© 2022 | Jefferson Public Radio
Southern Oregon University
1250 Siskiyou Blvd.
Ashland, OR 97520
541.552.6301 | 800.782.6191
KSOR Header background image 1
a service of Southern Oregon University
Play Live Radio
Next Up:
Available On Air Stations

As It Was: Rogue River Catsup Captures Portland Market in 1930s

The Rogue Valley in Southern Oregon is well known for its pears, but it also used to produce delicious catsup.

An early pickle and vinegar producer from Portland, Frank L. Knight, had heard that the best catsup tomatoes were grown in the Rogue River Valley, so he opened a packing plant in Medford in 1916.  It was so close to the fields that tomatoes were processed within hours of their picking.

Large kettles steamed and cooked the washed tomatoes with onions, garlic and spices.  The final product went to Portland for bottling.  By 1925, the Medford plant produced 35 tons of tomatoes a day, enough for 2,750 gallons of catsup.  In 1936 the expanded and modernized Medford plant began bottling the catsup in Medford.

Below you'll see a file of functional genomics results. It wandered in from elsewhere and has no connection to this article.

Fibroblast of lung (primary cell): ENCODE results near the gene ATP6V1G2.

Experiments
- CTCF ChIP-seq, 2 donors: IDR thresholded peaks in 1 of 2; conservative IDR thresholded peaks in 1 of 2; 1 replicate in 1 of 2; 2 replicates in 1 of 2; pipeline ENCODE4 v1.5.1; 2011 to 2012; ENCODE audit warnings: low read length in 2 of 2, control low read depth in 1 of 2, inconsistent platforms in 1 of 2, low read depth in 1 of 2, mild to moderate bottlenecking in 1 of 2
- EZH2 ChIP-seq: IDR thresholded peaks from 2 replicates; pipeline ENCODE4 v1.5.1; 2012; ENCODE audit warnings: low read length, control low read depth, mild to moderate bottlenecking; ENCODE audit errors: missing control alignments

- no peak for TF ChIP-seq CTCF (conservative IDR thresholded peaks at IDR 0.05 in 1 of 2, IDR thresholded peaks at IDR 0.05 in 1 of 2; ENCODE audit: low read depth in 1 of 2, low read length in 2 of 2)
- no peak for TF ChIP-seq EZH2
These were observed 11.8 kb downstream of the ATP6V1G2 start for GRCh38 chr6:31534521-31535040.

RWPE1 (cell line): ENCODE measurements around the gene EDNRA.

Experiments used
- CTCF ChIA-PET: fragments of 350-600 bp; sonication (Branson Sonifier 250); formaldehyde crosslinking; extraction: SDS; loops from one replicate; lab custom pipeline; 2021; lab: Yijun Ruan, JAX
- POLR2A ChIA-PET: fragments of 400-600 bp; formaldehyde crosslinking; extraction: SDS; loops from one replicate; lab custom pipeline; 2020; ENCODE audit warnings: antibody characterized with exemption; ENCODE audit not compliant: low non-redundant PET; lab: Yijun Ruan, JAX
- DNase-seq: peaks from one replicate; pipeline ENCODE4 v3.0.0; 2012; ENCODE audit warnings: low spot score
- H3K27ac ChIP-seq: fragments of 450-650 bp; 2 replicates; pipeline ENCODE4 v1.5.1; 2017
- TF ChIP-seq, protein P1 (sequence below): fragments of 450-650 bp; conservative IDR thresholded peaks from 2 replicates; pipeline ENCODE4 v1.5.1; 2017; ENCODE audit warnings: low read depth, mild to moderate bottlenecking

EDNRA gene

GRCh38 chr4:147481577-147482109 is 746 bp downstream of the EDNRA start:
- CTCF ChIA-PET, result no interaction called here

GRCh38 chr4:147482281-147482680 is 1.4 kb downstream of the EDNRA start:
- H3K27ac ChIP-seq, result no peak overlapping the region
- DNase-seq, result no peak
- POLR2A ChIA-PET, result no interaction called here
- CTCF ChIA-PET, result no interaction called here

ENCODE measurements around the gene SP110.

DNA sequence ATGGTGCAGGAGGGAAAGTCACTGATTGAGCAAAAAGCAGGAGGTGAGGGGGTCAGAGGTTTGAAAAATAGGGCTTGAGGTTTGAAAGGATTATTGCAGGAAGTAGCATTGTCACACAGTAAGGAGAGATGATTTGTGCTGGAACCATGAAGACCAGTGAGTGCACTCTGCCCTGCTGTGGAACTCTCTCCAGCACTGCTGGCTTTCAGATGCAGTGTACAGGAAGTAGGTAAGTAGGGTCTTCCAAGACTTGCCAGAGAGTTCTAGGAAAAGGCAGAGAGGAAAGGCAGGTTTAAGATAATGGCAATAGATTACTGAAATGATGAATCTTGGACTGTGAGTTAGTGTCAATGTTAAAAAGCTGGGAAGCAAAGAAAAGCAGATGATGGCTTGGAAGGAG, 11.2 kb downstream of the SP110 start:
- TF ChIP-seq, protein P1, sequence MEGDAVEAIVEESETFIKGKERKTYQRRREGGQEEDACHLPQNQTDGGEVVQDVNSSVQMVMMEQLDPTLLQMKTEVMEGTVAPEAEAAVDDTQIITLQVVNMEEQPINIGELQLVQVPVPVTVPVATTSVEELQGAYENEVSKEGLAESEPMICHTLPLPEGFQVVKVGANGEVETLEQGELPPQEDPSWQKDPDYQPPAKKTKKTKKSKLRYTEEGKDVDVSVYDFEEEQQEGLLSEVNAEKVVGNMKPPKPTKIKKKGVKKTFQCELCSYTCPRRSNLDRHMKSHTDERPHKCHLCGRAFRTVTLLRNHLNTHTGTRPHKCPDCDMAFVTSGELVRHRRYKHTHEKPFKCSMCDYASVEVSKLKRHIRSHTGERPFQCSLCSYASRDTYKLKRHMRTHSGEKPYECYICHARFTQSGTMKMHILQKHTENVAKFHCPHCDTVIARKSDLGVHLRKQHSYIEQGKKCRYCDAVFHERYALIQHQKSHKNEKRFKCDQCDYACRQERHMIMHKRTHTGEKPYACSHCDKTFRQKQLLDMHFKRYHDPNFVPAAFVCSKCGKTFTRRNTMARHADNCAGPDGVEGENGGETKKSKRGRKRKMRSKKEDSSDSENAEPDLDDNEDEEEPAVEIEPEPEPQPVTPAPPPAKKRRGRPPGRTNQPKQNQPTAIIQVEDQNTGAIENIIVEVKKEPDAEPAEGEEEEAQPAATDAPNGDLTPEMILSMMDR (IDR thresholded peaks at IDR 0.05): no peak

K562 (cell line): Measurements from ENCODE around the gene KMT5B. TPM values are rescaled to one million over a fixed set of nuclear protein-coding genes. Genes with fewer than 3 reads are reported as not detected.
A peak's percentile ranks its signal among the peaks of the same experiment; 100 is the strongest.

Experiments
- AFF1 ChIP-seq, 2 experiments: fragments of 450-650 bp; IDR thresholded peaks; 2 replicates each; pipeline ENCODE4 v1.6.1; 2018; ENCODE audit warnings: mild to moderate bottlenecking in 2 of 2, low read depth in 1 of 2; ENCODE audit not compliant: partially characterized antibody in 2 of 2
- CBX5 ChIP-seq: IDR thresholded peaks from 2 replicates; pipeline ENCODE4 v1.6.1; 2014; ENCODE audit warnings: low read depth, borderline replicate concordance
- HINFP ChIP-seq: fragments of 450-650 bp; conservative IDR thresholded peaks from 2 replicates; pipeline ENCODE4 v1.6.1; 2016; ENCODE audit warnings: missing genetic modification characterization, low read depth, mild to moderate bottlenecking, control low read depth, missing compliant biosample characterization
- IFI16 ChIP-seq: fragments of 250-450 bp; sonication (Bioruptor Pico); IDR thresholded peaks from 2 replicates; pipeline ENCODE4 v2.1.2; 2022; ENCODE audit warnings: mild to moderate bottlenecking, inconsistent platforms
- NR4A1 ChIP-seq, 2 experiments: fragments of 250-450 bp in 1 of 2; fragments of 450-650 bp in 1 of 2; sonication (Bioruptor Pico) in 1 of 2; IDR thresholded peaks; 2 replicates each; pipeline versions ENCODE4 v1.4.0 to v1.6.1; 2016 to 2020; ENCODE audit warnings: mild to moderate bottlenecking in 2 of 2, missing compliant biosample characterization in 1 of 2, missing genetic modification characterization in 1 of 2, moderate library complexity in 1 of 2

The Rogue River Catsup brand soon captured 75 per cent of the Portland market and was distributed to parts of Washington, Idaho and California.  Knight even copyrighted the name “Rogue River” for any tomato-based product.

Rogue River Catsup was a great success for 25 years, but by 1942 the packing company was no longer listed in local directories, and Medford’s catsup days became only a memory.

Sources: Alley, William. "Rogue River Catsup." Southern Oregon Heritage Today, vol. 4, no. 11, Nov. 2002, p. 5.

Sharon Bywater of Ashland, Oregon grew up in Southern California. She taught English literature and writing at Syracuse University in New York, where she also wrote and edited adult literacy books and published freelance articles in local media. Later, she lived in Washington, D.C., where she worked as an international telecommunications policy advisor at the U.S. Department of Commerce. She has Master’s degrees in English and Communications Management.